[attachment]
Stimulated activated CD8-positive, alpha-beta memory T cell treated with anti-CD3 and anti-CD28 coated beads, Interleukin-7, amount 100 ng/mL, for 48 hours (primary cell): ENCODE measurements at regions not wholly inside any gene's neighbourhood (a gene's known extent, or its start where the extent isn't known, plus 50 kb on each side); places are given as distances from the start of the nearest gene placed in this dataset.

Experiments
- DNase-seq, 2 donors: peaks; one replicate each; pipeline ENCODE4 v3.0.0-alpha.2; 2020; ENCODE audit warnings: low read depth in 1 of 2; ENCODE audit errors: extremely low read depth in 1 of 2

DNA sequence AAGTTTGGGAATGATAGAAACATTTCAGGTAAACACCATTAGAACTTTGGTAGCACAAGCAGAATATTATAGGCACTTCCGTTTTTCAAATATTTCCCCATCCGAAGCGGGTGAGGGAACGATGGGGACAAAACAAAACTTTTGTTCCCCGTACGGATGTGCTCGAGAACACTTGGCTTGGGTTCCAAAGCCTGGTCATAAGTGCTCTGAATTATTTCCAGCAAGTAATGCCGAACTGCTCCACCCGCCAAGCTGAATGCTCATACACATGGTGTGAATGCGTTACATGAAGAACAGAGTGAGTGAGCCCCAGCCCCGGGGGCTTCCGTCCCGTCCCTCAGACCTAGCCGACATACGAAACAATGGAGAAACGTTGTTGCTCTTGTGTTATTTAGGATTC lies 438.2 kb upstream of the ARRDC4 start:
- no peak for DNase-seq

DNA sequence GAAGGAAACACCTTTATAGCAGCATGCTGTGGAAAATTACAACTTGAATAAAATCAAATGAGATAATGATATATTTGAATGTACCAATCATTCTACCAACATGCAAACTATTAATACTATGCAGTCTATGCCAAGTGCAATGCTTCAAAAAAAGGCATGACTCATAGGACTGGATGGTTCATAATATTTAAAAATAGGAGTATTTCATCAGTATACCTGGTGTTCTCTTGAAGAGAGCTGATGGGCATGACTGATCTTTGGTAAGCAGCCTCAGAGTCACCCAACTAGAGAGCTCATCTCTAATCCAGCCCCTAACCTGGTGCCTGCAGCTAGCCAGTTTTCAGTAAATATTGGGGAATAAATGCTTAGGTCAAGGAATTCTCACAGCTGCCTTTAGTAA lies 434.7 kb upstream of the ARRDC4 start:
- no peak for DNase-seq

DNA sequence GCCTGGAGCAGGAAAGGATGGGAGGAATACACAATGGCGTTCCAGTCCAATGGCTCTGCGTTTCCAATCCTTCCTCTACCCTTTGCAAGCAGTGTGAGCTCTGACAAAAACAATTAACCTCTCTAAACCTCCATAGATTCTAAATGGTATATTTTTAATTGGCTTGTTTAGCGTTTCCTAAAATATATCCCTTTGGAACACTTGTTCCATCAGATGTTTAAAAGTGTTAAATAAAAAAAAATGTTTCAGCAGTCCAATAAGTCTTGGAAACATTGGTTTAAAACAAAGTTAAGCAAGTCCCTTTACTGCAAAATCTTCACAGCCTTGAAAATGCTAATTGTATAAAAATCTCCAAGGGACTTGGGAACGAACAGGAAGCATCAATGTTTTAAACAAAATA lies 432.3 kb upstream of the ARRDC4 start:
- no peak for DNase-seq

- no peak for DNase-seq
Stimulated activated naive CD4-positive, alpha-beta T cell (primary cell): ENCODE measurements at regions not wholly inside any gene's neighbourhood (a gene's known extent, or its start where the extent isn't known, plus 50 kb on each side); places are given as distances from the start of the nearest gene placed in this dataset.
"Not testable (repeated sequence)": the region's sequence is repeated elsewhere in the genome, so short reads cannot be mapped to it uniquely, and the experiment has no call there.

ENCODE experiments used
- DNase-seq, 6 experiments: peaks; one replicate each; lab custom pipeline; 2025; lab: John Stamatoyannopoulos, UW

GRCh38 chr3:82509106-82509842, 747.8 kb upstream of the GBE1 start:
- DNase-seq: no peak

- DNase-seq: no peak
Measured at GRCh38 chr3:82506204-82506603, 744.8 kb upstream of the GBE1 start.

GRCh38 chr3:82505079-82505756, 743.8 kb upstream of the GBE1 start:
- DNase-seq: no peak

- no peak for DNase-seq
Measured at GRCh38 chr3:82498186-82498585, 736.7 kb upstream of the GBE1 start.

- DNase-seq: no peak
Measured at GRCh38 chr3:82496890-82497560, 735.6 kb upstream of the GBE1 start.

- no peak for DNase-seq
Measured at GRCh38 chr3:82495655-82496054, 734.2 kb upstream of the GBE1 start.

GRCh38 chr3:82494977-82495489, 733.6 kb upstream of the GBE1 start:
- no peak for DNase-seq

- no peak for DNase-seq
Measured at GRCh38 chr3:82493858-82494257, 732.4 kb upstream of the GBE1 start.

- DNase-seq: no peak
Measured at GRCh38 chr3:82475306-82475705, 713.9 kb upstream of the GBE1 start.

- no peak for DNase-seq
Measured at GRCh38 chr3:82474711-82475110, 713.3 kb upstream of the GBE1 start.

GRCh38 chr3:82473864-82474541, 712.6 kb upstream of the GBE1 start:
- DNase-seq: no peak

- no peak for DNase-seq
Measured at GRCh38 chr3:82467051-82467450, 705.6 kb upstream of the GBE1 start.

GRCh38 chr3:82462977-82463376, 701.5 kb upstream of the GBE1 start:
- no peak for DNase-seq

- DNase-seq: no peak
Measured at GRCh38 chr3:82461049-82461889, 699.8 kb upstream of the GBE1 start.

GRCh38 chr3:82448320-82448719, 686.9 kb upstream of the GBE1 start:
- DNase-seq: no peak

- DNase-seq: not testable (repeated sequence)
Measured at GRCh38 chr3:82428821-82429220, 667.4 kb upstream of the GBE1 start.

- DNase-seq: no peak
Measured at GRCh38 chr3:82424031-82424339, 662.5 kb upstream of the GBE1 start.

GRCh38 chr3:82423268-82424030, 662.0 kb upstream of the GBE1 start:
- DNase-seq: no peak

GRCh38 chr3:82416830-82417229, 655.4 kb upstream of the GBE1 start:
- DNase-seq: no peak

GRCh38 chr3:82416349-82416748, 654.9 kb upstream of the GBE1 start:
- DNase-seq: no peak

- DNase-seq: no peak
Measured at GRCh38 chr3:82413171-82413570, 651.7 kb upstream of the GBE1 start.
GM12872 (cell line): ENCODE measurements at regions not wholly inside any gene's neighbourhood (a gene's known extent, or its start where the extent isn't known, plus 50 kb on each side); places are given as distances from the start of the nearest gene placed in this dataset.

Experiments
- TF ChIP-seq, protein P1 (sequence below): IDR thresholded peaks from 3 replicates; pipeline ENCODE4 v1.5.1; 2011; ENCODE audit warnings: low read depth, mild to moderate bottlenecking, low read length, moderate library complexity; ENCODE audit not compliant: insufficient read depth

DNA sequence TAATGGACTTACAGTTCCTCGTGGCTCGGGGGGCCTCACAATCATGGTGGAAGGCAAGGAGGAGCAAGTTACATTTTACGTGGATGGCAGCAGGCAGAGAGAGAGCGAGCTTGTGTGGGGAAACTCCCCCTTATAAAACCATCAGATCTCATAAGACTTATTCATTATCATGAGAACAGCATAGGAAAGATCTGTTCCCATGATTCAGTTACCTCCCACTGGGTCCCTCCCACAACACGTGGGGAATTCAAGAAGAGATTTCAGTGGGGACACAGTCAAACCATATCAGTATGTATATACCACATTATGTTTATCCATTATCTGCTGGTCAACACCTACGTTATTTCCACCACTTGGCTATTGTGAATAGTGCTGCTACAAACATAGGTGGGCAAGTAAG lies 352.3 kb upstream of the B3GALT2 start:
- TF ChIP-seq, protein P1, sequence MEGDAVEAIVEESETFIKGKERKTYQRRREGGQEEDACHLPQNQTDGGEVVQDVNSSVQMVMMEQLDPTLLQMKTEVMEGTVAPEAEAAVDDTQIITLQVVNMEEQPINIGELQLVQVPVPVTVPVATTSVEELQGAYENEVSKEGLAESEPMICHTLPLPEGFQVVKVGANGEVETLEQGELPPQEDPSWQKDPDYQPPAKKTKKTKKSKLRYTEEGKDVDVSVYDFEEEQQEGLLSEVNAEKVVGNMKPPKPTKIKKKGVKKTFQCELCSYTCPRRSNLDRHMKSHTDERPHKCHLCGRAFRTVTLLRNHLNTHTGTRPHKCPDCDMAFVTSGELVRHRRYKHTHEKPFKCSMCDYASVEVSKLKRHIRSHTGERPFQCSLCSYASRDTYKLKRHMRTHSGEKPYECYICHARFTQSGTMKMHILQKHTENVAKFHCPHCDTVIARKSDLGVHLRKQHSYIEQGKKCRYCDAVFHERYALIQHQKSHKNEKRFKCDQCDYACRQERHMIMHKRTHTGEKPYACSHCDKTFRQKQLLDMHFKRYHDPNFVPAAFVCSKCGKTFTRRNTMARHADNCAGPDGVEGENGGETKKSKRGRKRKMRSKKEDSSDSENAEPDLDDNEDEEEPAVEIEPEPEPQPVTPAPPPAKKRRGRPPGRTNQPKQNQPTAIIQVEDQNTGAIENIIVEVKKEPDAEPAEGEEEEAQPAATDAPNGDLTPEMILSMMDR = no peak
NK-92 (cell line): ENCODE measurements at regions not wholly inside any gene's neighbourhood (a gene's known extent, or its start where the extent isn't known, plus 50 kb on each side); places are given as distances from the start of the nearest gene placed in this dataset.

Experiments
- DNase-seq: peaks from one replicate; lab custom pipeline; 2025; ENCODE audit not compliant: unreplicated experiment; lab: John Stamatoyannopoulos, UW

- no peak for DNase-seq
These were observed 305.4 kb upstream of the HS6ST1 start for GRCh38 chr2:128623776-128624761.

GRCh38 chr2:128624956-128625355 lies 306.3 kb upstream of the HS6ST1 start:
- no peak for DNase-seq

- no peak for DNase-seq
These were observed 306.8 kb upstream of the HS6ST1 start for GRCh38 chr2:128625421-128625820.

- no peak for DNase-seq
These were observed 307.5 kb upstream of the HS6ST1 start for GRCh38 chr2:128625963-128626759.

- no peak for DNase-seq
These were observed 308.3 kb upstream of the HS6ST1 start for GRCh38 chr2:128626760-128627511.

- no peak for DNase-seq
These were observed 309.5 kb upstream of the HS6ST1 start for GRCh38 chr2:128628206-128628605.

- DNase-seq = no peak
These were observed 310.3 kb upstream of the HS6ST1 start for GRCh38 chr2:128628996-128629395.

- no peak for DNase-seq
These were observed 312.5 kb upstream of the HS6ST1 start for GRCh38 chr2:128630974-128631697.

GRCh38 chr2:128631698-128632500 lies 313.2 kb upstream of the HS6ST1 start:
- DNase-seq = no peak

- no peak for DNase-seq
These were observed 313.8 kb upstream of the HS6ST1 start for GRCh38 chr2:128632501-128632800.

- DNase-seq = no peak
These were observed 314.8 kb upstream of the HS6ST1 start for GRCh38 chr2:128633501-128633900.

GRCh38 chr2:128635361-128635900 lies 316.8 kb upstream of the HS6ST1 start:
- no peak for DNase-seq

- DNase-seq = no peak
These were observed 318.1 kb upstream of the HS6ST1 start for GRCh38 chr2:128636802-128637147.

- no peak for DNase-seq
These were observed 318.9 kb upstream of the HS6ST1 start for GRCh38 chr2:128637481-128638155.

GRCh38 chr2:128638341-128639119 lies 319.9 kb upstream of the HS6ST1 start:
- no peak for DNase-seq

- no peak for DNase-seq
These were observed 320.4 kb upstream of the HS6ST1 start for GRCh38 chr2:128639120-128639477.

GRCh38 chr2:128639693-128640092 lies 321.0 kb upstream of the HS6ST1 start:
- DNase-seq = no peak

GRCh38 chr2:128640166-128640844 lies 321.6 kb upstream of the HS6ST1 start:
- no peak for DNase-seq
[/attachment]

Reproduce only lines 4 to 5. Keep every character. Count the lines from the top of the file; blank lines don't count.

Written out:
DNA sequence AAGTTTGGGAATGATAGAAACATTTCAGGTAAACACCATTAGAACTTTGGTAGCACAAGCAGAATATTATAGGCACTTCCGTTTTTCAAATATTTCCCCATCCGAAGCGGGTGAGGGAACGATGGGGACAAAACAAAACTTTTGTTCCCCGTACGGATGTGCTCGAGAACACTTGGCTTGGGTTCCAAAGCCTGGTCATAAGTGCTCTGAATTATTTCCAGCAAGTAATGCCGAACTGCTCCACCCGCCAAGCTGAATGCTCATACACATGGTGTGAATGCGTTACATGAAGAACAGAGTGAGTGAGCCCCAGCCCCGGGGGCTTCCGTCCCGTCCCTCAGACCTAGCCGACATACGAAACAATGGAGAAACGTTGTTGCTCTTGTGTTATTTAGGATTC lies 438.2 kb upstream of the ARRDC4 start:
- no peak for DNase-seq